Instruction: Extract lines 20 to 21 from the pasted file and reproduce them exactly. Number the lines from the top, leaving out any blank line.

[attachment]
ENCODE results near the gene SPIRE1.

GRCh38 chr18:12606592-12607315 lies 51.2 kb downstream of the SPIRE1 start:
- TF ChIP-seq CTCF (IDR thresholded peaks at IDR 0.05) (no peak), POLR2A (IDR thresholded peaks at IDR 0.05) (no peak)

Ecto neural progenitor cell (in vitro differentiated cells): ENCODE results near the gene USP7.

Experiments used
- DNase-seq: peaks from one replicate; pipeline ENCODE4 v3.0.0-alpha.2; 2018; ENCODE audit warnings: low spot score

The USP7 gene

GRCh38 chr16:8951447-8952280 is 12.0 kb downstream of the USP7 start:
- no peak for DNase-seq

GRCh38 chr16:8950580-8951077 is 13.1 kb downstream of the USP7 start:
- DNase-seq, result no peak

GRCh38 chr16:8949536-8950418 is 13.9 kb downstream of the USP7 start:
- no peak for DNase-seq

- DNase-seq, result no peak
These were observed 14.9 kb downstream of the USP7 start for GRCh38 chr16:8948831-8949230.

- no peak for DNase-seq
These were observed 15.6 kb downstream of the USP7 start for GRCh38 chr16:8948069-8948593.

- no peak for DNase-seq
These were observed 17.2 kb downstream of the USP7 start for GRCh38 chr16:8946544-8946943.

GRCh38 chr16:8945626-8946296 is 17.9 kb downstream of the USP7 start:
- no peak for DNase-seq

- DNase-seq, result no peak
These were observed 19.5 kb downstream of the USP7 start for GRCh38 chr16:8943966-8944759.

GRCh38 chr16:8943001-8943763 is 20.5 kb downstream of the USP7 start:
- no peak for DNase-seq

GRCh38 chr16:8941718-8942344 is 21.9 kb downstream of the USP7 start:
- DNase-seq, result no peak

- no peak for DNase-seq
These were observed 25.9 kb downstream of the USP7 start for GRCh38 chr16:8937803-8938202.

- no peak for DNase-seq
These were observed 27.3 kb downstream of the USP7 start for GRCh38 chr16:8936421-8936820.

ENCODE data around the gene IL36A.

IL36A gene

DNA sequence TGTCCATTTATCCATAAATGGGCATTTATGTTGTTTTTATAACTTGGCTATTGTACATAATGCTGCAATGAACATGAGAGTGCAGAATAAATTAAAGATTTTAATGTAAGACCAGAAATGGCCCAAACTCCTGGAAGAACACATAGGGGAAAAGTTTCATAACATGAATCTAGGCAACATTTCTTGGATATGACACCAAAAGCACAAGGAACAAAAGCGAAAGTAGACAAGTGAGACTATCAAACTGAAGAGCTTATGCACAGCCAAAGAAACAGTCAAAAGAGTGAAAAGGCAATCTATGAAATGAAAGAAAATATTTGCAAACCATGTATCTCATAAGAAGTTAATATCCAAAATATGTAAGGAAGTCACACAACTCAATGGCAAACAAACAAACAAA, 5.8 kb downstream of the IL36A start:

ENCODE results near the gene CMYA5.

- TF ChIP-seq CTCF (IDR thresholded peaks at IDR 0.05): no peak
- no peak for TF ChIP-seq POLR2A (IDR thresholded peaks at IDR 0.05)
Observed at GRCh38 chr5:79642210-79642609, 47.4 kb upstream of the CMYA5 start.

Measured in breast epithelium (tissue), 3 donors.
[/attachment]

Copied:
GRCh38 chr16:8945626-8946296 is 17.9 kb downstream of the USP7 start:
- no peak for DNase-seq